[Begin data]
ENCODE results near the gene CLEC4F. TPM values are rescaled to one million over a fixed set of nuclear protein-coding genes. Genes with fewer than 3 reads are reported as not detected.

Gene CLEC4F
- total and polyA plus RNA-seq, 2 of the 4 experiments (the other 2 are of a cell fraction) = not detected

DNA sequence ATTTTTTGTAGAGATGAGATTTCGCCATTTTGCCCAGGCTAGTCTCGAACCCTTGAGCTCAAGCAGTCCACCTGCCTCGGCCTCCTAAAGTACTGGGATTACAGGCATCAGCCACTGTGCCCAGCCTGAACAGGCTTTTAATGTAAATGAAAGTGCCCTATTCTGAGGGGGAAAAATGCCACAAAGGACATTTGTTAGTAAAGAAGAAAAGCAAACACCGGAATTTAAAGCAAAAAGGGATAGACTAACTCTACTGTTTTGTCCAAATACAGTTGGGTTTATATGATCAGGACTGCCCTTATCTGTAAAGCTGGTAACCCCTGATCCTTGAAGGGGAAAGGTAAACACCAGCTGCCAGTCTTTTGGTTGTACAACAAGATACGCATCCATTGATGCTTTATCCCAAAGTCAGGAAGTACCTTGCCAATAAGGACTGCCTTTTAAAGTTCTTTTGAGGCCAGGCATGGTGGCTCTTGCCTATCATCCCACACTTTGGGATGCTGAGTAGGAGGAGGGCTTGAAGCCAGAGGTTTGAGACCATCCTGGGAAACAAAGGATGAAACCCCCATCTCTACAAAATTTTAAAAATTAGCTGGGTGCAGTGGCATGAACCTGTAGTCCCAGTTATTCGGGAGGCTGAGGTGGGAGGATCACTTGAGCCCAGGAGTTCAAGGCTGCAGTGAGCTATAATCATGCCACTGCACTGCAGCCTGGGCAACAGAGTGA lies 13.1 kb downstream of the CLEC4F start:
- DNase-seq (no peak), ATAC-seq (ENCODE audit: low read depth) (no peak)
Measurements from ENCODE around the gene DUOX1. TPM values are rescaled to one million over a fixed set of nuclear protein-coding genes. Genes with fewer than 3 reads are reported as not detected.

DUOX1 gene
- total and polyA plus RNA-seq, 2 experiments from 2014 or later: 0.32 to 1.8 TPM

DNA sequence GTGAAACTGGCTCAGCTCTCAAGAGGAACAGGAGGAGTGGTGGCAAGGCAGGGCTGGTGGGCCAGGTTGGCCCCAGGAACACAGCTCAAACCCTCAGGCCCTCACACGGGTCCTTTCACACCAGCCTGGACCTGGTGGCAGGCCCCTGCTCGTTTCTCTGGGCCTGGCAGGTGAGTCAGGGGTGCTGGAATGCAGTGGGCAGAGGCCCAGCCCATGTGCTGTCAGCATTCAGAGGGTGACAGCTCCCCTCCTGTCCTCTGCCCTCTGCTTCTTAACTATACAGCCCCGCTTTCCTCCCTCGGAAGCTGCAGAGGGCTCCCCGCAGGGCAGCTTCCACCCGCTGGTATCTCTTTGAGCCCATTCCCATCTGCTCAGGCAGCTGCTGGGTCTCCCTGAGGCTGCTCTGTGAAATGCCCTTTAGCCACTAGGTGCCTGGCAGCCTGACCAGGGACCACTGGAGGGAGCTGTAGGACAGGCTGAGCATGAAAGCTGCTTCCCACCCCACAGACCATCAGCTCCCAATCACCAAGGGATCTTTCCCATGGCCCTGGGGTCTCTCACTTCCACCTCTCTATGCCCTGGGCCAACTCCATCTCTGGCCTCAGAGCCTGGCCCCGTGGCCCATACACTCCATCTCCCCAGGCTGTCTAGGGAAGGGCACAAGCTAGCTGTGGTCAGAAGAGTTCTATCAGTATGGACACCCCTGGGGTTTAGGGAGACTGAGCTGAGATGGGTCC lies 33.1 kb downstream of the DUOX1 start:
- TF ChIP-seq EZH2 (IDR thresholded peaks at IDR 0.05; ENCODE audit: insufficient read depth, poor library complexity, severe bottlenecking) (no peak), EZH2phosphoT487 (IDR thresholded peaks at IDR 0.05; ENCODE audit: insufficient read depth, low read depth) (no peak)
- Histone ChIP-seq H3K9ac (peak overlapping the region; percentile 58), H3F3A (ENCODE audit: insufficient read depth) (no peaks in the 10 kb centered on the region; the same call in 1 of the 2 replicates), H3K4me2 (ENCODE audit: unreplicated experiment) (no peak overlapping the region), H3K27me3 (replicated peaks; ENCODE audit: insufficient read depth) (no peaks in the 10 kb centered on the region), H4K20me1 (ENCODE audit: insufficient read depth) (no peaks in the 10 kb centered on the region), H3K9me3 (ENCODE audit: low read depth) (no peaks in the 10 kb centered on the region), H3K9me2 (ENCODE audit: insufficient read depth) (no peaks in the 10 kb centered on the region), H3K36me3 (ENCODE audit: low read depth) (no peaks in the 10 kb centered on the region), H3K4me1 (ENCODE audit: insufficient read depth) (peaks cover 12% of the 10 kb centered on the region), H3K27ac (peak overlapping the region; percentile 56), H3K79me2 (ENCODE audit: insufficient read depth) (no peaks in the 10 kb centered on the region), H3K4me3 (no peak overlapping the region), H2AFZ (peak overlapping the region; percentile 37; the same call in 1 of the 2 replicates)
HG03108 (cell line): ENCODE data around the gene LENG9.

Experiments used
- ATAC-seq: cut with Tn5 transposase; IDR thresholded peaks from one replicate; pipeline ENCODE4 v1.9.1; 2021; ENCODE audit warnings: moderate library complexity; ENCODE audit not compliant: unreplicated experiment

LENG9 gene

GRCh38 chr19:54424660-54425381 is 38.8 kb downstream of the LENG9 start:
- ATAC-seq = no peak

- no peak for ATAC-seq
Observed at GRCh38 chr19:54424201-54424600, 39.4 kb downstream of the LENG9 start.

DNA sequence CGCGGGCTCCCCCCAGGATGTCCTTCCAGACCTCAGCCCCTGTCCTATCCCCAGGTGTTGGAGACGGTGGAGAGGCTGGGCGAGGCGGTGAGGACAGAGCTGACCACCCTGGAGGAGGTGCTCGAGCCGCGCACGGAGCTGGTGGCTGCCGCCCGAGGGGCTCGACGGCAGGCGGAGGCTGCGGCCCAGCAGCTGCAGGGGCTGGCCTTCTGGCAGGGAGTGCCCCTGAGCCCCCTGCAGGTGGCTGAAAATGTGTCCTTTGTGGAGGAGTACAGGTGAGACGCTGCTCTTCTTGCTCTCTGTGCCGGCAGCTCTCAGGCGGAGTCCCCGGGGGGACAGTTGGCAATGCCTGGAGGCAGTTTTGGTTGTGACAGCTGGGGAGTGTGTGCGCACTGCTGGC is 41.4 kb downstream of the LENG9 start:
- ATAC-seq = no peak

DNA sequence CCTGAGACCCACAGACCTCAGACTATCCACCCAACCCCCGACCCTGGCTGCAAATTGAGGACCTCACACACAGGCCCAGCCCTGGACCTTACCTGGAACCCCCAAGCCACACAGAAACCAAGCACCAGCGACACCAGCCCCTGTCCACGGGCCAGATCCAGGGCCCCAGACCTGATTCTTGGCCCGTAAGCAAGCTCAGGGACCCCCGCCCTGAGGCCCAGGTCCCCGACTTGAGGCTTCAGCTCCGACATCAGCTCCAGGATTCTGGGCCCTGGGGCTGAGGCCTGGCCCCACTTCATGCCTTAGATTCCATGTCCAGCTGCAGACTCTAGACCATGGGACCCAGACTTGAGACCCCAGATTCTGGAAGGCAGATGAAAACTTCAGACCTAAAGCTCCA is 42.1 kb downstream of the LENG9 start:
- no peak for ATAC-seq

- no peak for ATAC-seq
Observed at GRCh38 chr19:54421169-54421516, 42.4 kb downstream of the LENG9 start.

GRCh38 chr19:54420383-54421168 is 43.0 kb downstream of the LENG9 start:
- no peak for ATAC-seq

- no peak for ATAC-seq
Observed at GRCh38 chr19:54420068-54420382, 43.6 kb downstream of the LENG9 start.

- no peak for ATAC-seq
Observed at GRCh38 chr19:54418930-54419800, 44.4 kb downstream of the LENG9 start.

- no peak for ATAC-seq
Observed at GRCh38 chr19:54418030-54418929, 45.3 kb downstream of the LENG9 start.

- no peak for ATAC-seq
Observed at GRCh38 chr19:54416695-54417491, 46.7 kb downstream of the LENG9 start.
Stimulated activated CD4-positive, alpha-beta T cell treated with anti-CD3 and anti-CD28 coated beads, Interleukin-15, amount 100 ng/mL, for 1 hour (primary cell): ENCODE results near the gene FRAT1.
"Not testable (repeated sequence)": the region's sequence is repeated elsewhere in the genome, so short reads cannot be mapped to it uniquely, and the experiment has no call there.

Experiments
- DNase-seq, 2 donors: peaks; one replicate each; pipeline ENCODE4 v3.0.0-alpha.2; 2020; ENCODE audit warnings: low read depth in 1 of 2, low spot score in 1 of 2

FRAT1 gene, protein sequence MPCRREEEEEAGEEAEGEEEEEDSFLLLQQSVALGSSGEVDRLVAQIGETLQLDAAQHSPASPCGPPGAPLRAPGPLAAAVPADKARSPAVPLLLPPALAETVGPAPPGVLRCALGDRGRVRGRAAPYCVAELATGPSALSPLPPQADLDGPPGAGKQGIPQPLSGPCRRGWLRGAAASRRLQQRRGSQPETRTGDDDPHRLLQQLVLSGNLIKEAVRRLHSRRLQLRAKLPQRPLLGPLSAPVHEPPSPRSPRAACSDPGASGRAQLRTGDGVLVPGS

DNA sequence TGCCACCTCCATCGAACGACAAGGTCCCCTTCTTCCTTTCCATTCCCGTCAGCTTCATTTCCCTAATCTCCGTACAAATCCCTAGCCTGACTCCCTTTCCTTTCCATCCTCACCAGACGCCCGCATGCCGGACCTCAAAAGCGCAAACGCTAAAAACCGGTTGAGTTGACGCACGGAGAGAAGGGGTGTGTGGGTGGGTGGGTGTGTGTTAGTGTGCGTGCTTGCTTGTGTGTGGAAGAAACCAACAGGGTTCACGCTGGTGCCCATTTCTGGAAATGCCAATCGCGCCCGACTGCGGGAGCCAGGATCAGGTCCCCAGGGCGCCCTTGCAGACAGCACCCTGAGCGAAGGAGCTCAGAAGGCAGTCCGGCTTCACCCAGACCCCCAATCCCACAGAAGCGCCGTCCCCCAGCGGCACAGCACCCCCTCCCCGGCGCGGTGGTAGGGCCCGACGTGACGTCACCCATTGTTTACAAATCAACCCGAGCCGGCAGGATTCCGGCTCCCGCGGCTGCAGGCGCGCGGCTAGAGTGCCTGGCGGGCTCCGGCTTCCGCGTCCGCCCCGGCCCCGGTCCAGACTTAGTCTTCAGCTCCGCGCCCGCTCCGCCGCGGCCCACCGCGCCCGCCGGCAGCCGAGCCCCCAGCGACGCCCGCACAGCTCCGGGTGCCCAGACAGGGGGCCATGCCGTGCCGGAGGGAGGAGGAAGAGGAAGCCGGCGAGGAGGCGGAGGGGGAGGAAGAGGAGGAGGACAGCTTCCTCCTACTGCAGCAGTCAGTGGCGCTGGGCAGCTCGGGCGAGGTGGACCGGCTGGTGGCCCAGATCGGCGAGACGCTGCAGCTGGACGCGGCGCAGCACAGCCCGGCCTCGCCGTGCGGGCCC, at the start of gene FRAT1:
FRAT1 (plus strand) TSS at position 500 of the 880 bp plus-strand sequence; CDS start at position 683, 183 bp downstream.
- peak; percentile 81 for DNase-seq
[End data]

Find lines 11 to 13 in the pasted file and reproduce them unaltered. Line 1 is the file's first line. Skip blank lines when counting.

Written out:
- Histone ChIP-seq H3K9ac (peak overlapping the region; percentile 58), H3F3A (ENCODE audit: insufficient read depth) (no peaks in the 10 kb centered on the region; the same call in 1 of the 2 replicates), H3K4me2 (ENCODE audit: unreplicated experiment) (no peak overlapping the region), H3K27me3 (replicated peaks; ENCODE audit: insufficient read depth) (no peaks in the 10 kb centered on the region), H4K20me1 (ENCODE audit: insufficient read depth) (no peaks in the 10 kb centered on the region), H3K9me3 (ENCODE audit: low read depth) (no peaks in the 10 kb centered on the region), H3K9me2 (ENCODE audit: insufficient read depth) (no peaks in the 10 kb centered on the region), H3K36me3 (ENCODE audit: low read depth) (no peaks in the 10 kb centered on the region), H3K4me1 (ENCODE audit: insufficient read depth) (peaks cover 12% of the 10 kb centered on the region), H3K27ac (peak overlapping the region; percentile 56), H3K79me2 (ENCODE audit: insufficient read depth) (no peaks in the 10 kb centered on the region), H3K4me3 (no peak overlapping the region), H2AFZ (peak overlapping the region; percentile 37; the same call in 1 of the 2 replicates)
HG03108 (cell line): ENCODE data around the gene LENG9.

Experiments used